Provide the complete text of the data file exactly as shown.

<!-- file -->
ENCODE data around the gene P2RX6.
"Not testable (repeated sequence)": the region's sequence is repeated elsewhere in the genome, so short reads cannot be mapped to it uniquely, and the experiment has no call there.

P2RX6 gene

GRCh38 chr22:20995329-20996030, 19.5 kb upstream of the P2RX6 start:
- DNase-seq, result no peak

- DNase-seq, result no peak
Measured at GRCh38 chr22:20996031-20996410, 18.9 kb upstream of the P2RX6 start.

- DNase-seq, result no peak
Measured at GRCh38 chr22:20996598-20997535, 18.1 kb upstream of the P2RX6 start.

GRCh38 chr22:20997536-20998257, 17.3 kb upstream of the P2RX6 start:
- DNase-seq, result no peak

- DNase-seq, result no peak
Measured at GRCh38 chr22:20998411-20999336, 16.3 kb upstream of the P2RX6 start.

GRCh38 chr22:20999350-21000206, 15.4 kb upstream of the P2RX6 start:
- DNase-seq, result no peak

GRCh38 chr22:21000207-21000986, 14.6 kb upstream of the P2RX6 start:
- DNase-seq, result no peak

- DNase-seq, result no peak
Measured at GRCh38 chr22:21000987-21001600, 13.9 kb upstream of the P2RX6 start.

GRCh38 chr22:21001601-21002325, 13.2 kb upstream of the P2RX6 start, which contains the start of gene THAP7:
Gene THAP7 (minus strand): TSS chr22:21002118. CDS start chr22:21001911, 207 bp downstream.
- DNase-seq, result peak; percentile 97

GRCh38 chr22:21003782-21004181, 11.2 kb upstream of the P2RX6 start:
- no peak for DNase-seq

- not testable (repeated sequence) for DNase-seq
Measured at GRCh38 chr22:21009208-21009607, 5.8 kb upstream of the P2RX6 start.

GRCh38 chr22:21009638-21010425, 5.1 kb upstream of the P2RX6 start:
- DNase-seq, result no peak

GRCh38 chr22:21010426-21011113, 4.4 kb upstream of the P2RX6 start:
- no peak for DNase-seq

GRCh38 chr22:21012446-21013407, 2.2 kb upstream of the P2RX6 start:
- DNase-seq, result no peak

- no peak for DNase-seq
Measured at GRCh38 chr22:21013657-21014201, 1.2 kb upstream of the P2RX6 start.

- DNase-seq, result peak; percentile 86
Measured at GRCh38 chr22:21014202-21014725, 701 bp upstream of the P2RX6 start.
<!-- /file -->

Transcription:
ENCODE data around the gene P2RX6.
"Not testable (repeated sequence)": the region's sequence is repeated elsewhere in the genome, so short reads cannot be mapped to it uniquely, and the experiment has no call there.

P2RX6 gene

GRCh38 chr22:20995329-20996030, 19.5 kb upstream of the P2RX6 start:
- DNase-seq, result no peak

- DNase-seq, result no peak
Measured at GRCh38 chr22:20996031-20996410, 18.9 kb upstream of the P2RX6 start.

- DNase-seq, result no peak
Measured at GRCh38 chr22:20996598-20997535, 18.1 kb upstream of the P2RX6 start.

GRCh38 chr22:20997536-20998257, 17.3 kb upstream of the P2RX6 start:
- DNase-seq, result no peak

- DNase-seq, result no peak
Measured at GRCh38 chr22:20998411-20999336, 16.3 kb upstream of the P2RX6 start.

GRCh38 chr22:20999350-21000206, 15.4 kb upstream of the P2RX6 start:
- DNase-seq, result no peak

GRCh38 chr22:21000207-21000986, 14.6 kb upstream of the P2RX6 start:
- DNase-seq, result no peak

- DNase-seq, result no peak
Measured at GRCh38 chr22:21000987-21001600, 13.9 kb upstream of the P2RX6 start.

GRCh38 chr22:21001601-21002325, 13.2 kb upstream of the P2RX6 start, which contains the start of gene THAP7:
Gene THAP7 (minus strand): TSS chr22:21002118. CDS start chr22:21001911, 207 bp downstream.
- DNase-seq, result peak; percentile 97

GRCh38 chr22:21003782-21004181, 11.2 kb upstream of the P2RX6 start:
- no peak for DNase-seq

- not testable (repeated sequence) for DNase-seq
Measured at GRCh38 chr22:21009208-21009607, 5.8 kb upstream of the P2RX6 start.

GRCh38 chr22:21009638-21010425, 5.1 kb upstream of the P2RX6 start:
- DNase-seq, result no peak

GRCh38 chr22:21010426-21011113, 4.4 kb upstream of the P2RX6 start:
- no peak for DNase-seq

GRCh38 chr22:21012446-21013407, 2.2 kb upstream of the P2RX6 start:
- DNase-seq, result no peak

- no peak for DNase-seq
Measured at GRCh38 chr22:21013657-21014201, 1.2 kb upstream of the P2RX6 start.

- DNase-seq, result peak; percentile 86
Measured at GRCh38 chr22:21014202-21014725, 701 bp upstream of the P2RX6 start.